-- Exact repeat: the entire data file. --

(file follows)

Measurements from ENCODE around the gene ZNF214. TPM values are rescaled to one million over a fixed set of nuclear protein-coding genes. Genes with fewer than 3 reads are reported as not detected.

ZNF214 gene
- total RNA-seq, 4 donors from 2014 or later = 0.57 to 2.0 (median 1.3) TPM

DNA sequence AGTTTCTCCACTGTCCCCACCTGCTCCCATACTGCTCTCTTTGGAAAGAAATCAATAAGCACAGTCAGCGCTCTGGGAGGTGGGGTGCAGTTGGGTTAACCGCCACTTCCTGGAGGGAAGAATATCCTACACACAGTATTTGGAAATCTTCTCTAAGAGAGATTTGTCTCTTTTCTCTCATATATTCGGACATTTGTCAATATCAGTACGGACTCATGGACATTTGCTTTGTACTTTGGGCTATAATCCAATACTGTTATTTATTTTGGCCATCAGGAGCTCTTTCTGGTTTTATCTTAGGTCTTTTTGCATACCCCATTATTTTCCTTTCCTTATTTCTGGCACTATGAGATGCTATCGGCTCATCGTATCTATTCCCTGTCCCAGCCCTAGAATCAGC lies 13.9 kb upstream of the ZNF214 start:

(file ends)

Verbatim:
Measurements from ENCODE around the gene ZNF214. TPM values are rescaled to one million over a fixed set of nuclear protein-coding genes. Genes with fewer than 3 reads are reported as not detected.

ZNF214 gene
- total RNA-seq, 4 donors from 2014 or later = 0.57 to 2.0 (median 1.3) TPM

DNA sequence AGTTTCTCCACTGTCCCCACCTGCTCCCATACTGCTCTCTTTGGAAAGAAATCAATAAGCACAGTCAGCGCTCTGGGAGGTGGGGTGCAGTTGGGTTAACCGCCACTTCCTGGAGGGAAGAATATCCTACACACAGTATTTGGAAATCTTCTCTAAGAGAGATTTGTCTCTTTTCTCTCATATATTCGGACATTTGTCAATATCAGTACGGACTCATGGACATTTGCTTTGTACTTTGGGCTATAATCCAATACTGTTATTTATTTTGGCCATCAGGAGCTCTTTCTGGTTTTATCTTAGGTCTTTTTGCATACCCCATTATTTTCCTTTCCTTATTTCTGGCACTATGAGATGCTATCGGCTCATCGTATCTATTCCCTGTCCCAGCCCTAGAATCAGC lies 13.9 kb upstream of the ZNF214 start: